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Gravel #4

Posted: Saturday, August 30, 2008
By: Paul Brian McCoy

Warren Ellis & Mike Wolfer
Oscar Jimenez, Juanmar (c)
Avatar Comics
"Ascension by Assassination"

This is quickly becoming one of my favorite comics. You see, I've always had a soft spot for the old modern magician/occult detective trope. When John Constantine appeared all those years ago it was a wonderful day for me. I even enjoyed Clive Barker's film Lord of Illusions (the director's cut, anyway, where things actually made sense) and the short stories that inspired it, involving the character, Harry D'Amour. And the John Silence stories by Algernon Blackwood are very good, too. I've only read a couple of Brian Lumley's Titus Crow novels, but they were entertaining, and I have nothing but praise for Charles Stross and his Bob Howard stories (for a variation on the theme offering an IT/espionage flavor).

I remember the first time I stumbled across Bill Gravel. It was the trade for his first adventure, Strange Kiss, and it was severely disturbed. Stranger Kisses was either just being released or was about to be, and I knew I had to have that too. And it was even more bent. Not only was it just disturbing and disgusting, but the idea of a "combat magician" was brilliant. I'd never heard of such a thing and fell in love immediately.

So Gravel now, finally, has an ongoing series and we are four issues in to the first seven-issue arc. Ellis has three seven-issue arcs planned as the first book. Then another 21 issue run is planned to follow that, I believe. So far, each issue has been better than the one before it.

Even though the story had the potential to become repetitive and possibly boring, Ellis and Wolfer have made sure to give each issue a singular quality and make each of Gravel's confrontations with the other magicians of the Minor Seven distinct and surprising. And after a scheduling problem that caused a lot of delays, the title seems to be back on track with the arrival of artist Oscar Jimenez.

Jimenez' name sounded familiar, so I looked him up and it turns out he's worked with Ellis before. Over ten years ago, in fact, on Stormwatch. He's also responsible for the art in Grant Morrison's JLA eight and nine, which brought me back to that book when I had dropped it due to being just bored with the first storyline.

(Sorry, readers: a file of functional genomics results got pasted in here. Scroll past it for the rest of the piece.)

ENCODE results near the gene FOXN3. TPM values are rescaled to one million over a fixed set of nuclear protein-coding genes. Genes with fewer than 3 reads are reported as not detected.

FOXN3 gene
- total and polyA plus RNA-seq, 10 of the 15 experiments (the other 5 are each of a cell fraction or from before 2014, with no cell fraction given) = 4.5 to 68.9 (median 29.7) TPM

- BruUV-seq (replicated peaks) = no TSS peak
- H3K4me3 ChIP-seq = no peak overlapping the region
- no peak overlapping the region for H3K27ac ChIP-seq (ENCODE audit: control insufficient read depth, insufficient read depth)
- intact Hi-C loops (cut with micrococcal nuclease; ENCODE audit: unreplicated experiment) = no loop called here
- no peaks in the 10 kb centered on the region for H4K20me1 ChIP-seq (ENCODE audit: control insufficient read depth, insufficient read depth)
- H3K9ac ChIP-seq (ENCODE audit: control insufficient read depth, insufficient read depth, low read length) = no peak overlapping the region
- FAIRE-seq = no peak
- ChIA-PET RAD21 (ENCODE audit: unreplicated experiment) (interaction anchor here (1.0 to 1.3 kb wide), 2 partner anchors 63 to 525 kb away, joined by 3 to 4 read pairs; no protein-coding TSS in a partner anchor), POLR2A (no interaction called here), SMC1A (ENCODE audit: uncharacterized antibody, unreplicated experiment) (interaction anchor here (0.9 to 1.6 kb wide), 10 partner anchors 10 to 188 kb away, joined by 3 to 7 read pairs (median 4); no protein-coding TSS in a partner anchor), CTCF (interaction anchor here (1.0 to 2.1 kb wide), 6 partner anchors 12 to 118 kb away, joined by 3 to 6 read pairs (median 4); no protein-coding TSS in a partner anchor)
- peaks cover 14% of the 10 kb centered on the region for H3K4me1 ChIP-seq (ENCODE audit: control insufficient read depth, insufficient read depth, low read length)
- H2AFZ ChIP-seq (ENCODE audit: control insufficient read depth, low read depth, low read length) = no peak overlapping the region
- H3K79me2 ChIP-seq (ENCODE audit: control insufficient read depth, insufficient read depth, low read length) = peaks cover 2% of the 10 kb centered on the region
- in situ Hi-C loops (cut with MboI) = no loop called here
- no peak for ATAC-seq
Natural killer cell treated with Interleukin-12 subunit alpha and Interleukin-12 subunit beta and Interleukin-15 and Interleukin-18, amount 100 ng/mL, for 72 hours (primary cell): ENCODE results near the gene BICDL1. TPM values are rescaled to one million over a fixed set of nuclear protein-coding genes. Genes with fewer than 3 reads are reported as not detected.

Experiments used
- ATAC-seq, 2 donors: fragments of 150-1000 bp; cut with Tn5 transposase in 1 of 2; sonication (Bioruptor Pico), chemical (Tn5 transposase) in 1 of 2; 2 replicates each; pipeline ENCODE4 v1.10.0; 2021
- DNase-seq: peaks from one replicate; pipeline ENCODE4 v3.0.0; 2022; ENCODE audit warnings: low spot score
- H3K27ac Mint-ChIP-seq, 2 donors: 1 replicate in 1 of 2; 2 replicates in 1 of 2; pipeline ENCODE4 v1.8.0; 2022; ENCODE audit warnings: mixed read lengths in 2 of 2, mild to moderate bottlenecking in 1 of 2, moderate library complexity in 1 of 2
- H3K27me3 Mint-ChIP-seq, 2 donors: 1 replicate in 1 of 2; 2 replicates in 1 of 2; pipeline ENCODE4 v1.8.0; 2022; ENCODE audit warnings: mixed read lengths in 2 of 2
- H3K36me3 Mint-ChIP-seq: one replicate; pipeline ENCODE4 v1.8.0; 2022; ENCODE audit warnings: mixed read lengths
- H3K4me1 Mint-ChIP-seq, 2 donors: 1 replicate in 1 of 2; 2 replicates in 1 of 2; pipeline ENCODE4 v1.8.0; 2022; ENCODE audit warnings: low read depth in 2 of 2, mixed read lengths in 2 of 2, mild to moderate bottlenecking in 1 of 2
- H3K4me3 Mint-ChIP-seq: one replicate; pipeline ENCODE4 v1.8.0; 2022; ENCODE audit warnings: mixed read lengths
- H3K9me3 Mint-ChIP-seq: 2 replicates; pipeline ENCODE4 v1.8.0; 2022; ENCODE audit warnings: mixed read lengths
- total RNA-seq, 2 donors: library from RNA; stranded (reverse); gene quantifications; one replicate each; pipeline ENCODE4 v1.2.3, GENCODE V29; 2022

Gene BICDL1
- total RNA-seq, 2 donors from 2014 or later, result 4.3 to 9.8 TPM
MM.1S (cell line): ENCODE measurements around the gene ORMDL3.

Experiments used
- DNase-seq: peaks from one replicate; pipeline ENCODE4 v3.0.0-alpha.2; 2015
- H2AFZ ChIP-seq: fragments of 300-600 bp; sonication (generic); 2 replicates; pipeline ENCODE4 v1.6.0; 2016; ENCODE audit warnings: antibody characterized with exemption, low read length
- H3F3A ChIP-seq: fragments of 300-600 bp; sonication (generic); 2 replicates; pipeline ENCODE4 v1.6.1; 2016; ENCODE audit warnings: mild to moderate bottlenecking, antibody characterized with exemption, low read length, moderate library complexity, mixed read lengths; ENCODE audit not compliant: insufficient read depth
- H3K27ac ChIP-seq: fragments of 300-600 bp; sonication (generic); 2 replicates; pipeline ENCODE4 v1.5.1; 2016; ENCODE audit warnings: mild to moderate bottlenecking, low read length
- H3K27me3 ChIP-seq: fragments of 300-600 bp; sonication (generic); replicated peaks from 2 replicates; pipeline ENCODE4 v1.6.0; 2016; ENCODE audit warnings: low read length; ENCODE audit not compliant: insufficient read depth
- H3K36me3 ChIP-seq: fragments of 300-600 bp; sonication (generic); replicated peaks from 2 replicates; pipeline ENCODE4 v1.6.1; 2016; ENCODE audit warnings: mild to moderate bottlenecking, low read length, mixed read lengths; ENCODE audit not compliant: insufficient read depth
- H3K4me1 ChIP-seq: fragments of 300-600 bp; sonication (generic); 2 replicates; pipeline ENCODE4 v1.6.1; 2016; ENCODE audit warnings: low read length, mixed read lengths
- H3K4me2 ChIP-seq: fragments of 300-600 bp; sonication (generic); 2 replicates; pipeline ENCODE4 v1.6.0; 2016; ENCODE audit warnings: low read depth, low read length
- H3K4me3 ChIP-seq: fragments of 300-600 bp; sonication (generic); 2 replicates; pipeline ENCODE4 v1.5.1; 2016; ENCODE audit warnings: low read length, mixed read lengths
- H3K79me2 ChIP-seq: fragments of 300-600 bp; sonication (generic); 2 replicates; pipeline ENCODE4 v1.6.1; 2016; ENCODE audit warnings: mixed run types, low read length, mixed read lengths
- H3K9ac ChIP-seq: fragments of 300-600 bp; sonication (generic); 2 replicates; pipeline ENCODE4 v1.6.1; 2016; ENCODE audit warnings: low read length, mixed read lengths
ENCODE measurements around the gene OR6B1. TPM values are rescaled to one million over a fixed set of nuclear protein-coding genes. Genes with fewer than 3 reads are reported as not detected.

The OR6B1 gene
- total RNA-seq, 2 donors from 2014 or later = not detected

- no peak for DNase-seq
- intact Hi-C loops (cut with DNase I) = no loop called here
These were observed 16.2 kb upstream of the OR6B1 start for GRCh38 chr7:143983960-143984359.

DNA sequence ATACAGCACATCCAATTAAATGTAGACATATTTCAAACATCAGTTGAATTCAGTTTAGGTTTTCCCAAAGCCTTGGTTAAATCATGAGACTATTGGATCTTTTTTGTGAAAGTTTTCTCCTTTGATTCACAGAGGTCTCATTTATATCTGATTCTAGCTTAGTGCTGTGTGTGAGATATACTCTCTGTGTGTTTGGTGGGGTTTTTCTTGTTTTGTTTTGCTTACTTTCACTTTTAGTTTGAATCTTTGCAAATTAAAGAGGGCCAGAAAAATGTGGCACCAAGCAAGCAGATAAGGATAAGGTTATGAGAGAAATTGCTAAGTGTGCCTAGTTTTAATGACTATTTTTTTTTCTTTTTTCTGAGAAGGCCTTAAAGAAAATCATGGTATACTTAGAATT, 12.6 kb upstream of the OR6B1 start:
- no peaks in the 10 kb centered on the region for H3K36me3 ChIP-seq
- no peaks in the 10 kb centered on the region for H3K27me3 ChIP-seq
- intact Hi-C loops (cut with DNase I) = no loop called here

His artwork here is pretty different, as he's inking his own work. At times it's just fantastic, while at other times, he goes a little overboard with the shading lines. If this were a black and white book then it would work fine, but since Juanmar's colors are providing shading and textures, the line work isn't really necessary in all the shots.

If you've only ever seen Wolfer's version of Gravel, Jimenez' work may come as a shock. It's extremely realistic and, in my opinion, brings the book to a whole new level. A large portion of this issue is a long fight scene between Gravel and a number of acolytes of one of the Minor Seven, and it's very nicely choreographed, with only a panel or two, out of around sixty panels, being unclear. Yes, I said around sixty panels. This fight goes on for eleven and a half pages and it's awesome.

Buy this book. Buy the previous issues if you've missed them. This is just the fourth issue so it shouldn't be any hardship. Especially with all the variant covers Avatar publishes of each issue. There should be some around to be had. It's a good, brutal, and refreshing take on the concept of the magician in modern comics, and with each consecutive issue it becomes one of the best ever.



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